La Chureca is perhaps the most hard-hitting visual manifestation of this countries poverty crisis. Daily, over a thousand people make their way here to pick through other peoples discarded rubbish, searching for something to sell, trade, or eat. Hoards of people crowd around the dump trucks as they back up to empty a ´fresh´ load upon them, while the fattest vultures you've ever seen swoop over to take a peek at what's on offer. Entire families come here to scavenge through other peoples waste, often working from sunrise to sunset, unprotected from the scorching sun and Managua's oppressive heat. People often wrap swathes of cloth around their heads and faces to ward off the overwhelming stench, and with the enormous birds flocking overhead it can seem like a scene from some strange Arabian desert. It's an image that always returns to me when I hear a taxi-driver, or a better-off Nicaraguan, or in one case, an EU diplomat's wife tell me that the problem with Nicaragua is that "poor Nicaraguans are just lazy".
Most of the people who live in Acahualinca have at one point in their lives worked in La Chureca. A lot of them still do. Others fall back on the dump when times get harder. But residents who live outside of the confines of La Chureca remain grateful and acknowledge a sense of privilege in doing so. Nobody wants to live there, but someone always does. Those who are eventually re-housed by the government or international NGOs are quickly replaced by more poor Nicaraguans, fresh up from the countryside. There is a seemingly endless supply of desperate people to fill the ranks.
And so added to this quite shocking state of affairs is the background of political orators calling for change and promising alternatives. Two years previously, the FSLN or Sandinista Party, emerged victorious in the national elections and Daniel Ortega, the party leader, again became president of Nicaragua. Ortega had served only one term as president after the Sandinista revolution in the 1980's but had been defeated at the polls after eight years of the US-backed Contra War which had devastated the country. Many argue that the Sandinismo of the past was also lost in this defeat, and that the revolutionary dreams that once inspired a nation to overthrow a dictatorship have well and truly been shattered. Nowadays, many members of the Sandinista Party and former revolutionaries have left the party because of their own disillusionment with how 'revolutionary' the party policies' have become. Many argue that Ortega has been co-opted into Nicaragua's elite and is no longer representative of the poverty-stricken whose interests he claims to serve. In fact, some critics claim that his current interest is in simply serving himself to unlimited power and influence by eroding the democratic structures of Nicaraguan society.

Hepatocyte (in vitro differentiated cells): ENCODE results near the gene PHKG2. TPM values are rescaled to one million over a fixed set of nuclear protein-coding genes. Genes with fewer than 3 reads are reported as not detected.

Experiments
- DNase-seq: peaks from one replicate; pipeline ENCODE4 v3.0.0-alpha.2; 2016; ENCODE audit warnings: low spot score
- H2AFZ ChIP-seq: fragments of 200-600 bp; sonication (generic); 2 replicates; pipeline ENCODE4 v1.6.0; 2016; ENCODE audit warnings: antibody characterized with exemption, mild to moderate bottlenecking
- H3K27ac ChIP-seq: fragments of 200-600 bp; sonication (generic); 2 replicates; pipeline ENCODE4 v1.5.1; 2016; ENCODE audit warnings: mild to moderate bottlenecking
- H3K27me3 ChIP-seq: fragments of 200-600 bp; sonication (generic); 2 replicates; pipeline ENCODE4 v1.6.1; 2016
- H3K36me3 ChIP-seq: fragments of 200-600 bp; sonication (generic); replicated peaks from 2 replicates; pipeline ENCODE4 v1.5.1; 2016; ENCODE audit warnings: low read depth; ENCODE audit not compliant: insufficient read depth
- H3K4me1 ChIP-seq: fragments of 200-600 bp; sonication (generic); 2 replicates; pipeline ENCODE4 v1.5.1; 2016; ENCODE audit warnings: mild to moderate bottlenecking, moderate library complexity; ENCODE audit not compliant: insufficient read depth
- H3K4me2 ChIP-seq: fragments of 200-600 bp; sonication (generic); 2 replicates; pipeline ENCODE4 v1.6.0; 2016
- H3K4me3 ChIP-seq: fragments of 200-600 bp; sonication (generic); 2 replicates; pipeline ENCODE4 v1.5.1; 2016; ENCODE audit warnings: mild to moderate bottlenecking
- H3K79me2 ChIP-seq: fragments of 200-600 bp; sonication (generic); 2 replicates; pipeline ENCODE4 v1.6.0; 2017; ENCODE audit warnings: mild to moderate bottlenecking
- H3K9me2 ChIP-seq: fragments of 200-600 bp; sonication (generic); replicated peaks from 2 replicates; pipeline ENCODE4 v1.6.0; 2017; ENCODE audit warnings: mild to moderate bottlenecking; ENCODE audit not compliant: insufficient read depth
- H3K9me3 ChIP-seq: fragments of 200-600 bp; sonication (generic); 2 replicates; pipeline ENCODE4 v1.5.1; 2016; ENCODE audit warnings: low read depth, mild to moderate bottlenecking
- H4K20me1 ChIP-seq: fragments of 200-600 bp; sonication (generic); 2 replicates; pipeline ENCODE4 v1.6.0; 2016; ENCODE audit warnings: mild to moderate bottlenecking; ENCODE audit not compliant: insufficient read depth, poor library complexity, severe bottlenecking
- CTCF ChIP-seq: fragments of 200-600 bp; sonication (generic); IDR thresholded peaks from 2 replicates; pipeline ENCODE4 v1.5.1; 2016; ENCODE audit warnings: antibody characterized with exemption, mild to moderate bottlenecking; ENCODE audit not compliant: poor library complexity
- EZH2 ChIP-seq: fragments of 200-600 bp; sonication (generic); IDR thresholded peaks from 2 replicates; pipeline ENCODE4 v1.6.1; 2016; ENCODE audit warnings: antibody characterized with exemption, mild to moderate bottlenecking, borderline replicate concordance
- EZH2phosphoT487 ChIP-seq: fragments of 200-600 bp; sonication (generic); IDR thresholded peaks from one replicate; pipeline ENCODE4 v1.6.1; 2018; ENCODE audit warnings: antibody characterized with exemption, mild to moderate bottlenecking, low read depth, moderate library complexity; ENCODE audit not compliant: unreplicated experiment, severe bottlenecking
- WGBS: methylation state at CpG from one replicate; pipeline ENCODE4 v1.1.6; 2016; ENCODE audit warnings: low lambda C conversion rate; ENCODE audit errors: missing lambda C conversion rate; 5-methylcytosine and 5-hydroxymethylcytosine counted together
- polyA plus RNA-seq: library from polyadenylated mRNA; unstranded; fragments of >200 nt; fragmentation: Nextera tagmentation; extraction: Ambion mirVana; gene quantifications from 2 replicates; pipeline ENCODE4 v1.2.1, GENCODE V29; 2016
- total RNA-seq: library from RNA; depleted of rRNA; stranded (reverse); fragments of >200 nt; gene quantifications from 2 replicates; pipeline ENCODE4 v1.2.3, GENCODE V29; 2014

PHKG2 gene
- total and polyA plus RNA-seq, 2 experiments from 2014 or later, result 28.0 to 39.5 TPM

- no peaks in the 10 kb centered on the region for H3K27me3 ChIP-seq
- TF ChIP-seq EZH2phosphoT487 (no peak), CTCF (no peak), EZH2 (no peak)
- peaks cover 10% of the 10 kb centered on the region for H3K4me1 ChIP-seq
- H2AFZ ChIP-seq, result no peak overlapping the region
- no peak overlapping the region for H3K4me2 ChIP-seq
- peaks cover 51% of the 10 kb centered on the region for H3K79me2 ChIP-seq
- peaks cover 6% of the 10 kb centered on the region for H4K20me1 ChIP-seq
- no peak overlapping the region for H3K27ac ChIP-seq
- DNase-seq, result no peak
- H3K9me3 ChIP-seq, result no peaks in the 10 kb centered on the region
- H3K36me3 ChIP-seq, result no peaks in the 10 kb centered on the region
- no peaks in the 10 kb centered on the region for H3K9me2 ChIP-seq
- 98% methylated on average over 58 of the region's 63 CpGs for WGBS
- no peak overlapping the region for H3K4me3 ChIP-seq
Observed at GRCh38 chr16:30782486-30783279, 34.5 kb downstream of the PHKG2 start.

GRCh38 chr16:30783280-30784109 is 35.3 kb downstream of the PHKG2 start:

Since his re-election as president he has created new, powerful positions in government that have been awarded to his close allies and family members (most notably, to his wife) and the government has become increasingly closed off to any kind of critical dialogue both within the party and more recently, within a wider political and social spectrum. Recent raids of the offices of international NGO's, such as Oxfam Great Britain, come in retaliation for cautious criticism of the government's apparent lack of transparency and accountability and the questionability of their take on human rights.